It began the early 90s- the golden age of the rave. Amidst post-Thatcher government destruction and the arrival of acid-house music, a collective called Spiral Tribe exploded onto the dreary British landscape. Spiral Tribe were a huge influence on DIY culture, particularly the Free Party movement, which promotes good feelings, freedom and unity amongst participants from all walks of life, alongside the powerfully transformative electronic dance beat. Non-commercial parties and multi-riggers known as ‘teknivals’ were held in disused warehouses or out in countryside and the energy began spreading through Europe and beyond.
Stray Wayward aka Spiral Mark, visionary and initial member of the tribe, shares his account of police repression and his insight to the conflicting ideals between authorities and creative individuals.
We started up just at the right moment, during the outrage towards the destructive consequences of Thatcher’s government policies. We were completely naïve, not knowing what we were going to do but we were a bunch of creative people and were well-positioned to make flyers, backdrops, squat buildings, be DJs and quite quickly began to make our own music as well.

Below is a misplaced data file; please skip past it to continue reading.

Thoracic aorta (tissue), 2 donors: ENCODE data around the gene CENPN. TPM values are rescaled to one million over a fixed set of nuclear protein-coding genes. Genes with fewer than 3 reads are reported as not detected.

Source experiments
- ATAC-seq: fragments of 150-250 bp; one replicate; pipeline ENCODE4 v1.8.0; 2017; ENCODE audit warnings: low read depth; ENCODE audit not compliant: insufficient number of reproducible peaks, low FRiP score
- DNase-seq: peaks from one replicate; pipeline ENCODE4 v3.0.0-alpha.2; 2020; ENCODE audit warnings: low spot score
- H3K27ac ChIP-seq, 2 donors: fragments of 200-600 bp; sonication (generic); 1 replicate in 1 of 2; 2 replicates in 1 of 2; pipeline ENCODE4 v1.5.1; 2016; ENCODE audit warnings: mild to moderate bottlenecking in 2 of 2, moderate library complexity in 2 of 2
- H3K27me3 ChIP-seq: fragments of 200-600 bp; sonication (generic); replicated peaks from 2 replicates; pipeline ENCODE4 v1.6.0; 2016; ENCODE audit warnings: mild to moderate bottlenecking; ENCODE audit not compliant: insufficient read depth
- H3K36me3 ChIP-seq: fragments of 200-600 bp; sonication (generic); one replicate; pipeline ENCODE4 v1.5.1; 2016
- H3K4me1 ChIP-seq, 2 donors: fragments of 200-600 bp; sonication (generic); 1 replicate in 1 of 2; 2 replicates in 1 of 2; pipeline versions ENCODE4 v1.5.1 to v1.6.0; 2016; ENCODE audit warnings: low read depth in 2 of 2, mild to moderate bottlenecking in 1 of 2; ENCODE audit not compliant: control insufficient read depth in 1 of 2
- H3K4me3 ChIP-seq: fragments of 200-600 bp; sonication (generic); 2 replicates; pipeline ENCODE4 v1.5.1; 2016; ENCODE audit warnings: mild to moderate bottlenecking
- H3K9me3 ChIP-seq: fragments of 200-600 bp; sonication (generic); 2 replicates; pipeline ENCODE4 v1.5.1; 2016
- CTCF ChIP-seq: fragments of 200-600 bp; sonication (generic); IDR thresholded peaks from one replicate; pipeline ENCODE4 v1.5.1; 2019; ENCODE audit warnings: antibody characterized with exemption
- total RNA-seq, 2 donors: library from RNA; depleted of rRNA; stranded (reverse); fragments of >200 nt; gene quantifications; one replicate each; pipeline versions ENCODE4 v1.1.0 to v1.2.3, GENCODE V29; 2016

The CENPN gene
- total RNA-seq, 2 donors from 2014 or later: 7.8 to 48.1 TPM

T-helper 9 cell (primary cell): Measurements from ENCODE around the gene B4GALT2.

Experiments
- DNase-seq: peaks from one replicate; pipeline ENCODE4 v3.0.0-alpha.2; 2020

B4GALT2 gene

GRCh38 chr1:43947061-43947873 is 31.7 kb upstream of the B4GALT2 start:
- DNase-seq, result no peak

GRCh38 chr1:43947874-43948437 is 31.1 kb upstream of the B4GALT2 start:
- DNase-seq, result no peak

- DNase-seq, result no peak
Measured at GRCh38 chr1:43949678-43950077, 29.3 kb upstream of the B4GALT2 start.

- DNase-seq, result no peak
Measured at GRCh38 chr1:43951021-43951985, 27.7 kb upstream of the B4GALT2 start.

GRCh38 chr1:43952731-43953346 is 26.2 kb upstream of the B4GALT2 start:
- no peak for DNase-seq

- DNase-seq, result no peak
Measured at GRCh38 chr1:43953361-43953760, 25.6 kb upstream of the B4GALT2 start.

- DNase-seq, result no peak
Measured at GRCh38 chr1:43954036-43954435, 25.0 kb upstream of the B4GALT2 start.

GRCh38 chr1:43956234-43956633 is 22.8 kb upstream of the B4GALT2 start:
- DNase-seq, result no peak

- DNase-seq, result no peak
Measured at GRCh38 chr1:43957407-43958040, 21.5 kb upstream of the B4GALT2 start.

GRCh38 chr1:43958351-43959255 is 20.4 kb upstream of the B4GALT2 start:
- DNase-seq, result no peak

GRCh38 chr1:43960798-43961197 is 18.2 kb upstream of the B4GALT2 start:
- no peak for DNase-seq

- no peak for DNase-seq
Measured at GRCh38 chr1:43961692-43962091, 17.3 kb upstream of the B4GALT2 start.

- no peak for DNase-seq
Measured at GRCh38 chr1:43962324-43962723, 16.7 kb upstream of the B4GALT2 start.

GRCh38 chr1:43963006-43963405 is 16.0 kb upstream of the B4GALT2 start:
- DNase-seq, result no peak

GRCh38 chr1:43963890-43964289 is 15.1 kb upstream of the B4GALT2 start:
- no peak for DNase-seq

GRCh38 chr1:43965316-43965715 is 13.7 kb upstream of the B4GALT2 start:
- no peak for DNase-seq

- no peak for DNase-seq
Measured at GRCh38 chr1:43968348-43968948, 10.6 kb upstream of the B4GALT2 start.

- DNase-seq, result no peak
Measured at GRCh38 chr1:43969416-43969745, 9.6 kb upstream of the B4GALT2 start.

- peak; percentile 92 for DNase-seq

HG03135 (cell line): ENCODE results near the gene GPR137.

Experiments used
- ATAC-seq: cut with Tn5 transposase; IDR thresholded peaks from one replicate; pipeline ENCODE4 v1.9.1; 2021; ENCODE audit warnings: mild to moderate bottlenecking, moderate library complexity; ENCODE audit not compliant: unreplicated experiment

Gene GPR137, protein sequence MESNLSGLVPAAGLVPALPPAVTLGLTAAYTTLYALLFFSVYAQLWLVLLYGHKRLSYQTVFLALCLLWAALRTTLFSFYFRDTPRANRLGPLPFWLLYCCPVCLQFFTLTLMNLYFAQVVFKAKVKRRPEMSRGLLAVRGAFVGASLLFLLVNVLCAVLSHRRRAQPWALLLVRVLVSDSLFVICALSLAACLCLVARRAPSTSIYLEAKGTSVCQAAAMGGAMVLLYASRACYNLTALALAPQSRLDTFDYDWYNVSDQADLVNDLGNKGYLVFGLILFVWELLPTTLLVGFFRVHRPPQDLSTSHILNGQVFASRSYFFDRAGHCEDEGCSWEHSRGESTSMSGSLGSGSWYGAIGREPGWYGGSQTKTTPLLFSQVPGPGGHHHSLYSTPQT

I’m still in the process of writing a book called, ‘A Darker Electricity,’ covering a period of 5 years; from the very beginning till right up through to our court case (Castlemorton Common Festival) with the UK authorities. As time went on and we gained a little more popularity and things got a bit out of hand, there we were, out in the UK wilderness continuing the ‘free festival’ thing. Obviously, we drew the attention of the authorities because, as it turned out, there had been a systematic clamp-down throughout the previous 10 years to stop the free-gathering, free celebration and coming together to freely exchange ideas. It’s a capitalist notion that they can extend the ‘Enclosures Act,’ and destroy the commons so there are no places where anyone can go and do their thing. Nowhere to have a free flow of information or just dance all night together without them having some sort of influence or even metering it. Back then, 20 years ago, all those monolithic bureaucracies were really slow and sluggish. It was all pirate radio, raves in warehouses, white labels and people were making it up as they went along. It was a very DIY culture and all fast; the music was all electronic and fast, the drugs were fast and so on.